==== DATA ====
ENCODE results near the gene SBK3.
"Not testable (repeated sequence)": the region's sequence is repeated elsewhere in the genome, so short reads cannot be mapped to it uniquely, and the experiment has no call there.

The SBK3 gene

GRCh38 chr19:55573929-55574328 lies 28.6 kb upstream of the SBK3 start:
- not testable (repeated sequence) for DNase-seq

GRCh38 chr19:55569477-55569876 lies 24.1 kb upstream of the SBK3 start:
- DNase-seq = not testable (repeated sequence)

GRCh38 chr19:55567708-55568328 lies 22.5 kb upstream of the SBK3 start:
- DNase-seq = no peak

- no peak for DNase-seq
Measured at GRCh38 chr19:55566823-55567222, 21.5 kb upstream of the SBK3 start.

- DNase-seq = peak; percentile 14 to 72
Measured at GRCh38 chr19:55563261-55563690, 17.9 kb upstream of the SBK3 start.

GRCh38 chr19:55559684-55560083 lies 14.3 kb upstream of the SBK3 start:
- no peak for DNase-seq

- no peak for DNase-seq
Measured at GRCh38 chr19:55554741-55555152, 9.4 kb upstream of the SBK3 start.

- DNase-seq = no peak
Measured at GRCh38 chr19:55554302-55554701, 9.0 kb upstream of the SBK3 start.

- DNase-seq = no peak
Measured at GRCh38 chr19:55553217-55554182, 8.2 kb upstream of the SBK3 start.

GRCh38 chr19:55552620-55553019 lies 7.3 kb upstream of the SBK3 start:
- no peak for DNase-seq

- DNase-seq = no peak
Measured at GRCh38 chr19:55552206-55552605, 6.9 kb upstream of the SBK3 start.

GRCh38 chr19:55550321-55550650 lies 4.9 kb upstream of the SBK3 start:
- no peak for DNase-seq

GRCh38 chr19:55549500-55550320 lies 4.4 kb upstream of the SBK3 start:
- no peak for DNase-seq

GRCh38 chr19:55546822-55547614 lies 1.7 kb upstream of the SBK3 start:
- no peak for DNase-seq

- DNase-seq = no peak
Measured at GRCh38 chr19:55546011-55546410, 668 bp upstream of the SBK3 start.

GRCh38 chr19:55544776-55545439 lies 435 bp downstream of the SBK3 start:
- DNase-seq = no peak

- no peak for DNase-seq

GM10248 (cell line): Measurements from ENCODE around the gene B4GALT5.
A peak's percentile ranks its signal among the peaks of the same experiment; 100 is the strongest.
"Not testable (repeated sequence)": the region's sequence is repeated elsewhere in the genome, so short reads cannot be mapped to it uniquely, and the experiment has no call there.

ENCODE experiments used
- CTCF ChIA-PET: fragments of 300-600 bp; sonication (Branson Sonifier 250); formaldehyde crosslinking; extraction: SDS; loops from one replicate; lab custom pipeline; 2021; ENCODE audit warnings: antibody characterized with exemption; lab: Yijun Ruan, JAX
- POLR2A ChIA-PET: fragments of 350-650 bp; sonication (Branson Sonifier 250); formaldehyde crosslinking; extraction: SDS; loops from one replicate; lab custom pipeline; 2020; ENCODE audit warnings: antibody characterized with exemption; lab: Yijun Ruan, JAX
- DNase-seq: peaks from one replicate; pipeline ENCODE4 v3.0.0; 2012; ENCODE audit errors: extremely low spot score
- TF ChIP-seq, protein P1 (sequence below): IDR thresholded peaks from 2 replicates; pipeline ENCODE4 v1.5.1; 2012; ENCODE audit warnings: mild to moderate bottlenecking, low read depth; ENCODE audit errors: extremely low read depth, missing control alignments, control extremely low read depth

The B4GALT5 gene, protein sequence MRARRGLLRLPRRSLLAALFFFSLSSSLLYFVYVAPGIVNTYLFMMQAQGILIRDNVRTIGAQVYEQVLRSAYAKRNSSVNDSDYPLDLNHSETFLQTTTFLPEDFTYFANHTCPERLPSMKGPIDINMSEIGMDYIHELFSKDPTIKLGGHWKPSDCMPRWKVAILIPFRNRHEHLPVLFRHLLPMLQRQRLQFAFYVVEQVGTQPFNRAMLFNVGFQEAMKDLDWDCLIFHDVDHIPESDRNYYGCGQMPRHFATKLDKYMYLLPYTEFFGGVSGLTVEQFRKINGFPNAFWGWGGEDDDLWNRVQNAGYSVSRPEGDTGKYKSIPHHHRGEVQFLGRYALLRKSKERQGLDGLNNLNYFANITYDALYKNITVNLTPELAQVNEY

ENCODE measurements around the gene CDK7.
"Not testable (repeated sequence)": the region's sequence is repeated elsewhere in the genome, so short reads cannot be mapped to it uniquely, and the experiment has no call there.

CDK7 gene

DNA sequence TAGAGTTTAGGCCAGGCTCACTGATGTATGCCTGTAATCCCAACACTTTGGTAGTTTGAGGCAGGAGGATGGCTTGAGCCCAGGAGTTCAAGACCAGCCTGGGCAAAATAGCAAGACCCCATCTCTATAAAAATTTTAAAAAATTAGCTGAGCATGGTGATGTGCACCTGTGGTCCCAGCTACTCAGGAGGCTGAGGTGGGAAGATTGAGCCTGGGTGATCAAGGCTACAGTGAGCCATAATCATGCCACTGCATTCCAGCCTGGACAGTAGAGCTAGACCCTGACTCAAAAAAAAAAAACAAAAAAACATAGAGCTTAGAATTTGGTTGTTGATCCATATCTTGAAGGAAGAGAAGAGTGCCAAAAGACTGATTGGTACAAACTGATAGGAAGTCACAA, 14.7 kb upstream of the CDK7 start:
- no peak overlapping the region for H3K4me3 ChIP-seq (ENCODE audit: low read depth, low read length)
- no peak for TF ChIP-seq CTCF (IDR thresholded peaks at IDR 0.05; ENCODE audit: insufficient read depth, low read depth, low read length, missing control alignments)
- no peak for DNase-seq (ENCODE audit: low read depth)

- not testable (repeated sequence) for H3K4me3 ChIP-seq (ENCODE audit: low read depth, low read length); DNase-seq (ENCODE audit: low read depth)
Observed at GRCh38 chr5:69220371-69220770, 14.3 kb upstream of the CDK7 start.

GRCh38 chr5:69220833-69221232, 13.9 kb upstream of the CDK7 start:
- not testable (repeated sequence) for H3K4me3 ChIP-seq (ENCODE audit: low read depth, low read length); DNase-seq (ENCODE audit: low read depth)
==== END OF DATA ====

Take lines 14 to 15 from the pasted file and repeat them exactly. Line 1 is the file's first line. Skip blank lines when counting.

GRCh38 chr19:55559684-55560083 lies 14.3 kb upstream of the SBK3 start:
- no peak for DNase-seq